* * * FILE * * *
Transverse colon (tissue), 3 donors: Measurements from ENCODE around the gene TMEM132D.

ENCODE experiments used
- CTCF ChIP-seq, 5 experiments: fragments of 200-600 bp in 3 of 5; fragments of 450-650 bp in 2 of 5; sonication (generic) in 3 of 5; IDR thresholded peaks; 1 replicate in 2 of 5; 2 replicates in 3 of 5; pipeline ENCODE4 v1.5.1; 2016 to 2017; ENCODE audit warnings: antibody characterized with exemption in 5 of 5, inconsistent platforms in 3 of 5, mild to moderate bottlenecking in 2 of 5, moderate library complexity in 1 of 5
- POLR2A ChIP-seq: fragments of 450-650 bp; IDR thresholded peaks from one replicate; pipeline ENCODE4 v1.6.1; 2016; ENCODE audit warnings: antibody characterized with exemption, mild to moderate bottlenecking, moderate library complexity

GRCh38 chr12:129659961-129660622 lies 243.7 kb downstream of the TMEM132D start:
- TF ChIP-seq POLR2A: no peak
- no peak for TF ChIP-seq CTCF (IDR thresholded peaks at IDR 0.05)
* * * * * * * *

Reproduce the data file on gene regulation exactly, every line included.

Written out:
Transverse colon (tissue), 3 donors: Measurements from ENCODE around the gene TMEM132D.

ENCODE experiments used
- CTCF ChIP-seq, 5 experiments: fragments of 200-600 bp in 3 of 5; fragments of 450-650 bp in 2 of 5; sonication (generic) in 3 of 5; IDR thresholded peaks; 1 replicate in 2 of 5; 2 replicates in 3 of 5; pipeline ENCODE4 v1.5.1; 2016 to 2017; ENCODE audit warnings: antibody characterized with exemption in 5 of 5, inconsistent platforms in 3 of 5, mild to moderate bottlenecking in 2 of 5, moderate library complexity in 1 of 5
- POLR2A ChIP-seq: fragments of 450-650 bp; IDR thresholded peaks from one replicate; pipeline ENCODE4 v1.6.1; 2016; ENCODE audit warnings: antibody characterized with exemption, mild to moderate bottlenecking, moderate library complexity

GRCh38 chr12:129659961-129660622 lies 243.7 kb downstream of the TMEM132D start:
- TF ChIP-seq POLR2A: no peak
- no peak for TF ChIP-seq CTCF (IDR thresholded peaks at IDR 0.05)